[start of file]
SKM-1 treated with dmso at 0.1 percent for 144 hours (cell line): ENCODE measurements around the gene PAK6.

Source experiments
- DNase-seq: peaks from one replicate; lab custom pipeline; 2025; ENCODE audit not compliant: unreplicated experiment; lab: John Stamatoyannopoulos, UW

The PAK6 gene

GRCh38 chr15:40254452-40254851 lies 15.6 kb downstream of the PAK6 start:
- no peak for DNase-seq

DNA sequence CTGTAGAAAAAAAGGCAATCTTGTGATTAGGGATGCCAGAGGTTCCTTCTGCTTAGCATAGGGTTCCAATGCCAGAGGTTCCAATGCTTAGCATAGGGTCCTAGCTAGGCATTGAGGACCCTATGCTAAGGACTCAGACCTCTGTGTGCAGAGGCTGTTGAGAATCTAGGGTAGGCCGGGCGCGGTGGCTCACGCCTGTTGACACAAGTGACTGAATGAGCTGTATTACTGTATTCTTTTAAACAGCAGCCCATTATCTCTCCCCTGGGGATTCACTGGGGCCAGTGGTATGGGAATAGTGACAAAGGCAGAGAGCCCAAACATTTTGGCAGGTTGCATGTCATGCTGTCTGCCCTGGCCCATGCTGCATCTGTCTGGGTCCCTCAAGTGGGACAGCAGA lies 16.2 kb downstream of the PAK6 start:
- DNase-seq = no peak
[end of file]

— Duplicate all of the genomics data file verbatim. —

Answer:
SKM-1 treated with dmso at 0.1 percent for 144 hours (cell line): ENCODE measurements around the gene PAK6.

Source experiments
- DNase-seq: peaks from one replicate; lab custom pipeline; 2025; ENCODE audit not compliant: unreplicated experiment; lab: John Stamatoyannopoulos, UW

The PAK6 gene

GRCh38 chr15:40254452-40254851 lies 15.6 kb downstream of the PAK6 start:
- no peak for DNase-seq

DNA sequence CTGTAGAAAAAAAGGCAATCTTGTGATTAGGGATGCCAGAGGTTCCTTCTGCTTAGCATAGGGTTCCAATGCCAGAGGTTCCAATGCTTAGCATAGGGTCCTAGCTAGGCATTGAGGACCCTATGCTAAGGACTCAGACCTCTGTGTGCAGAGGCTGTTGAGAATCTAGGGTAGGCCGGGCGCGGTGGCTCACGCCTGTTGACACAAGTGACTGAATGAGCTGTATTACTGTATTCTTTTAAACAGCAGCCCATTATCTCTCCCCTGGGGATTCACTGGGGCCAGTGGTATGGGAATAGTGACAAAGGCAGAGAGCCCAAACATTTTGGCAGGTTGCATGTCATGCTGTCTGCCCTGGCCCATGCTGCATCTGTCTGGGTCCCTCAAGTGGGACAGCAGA lies 16.2 kb downstream of the PAK6 start:
- DNase-seq = no peak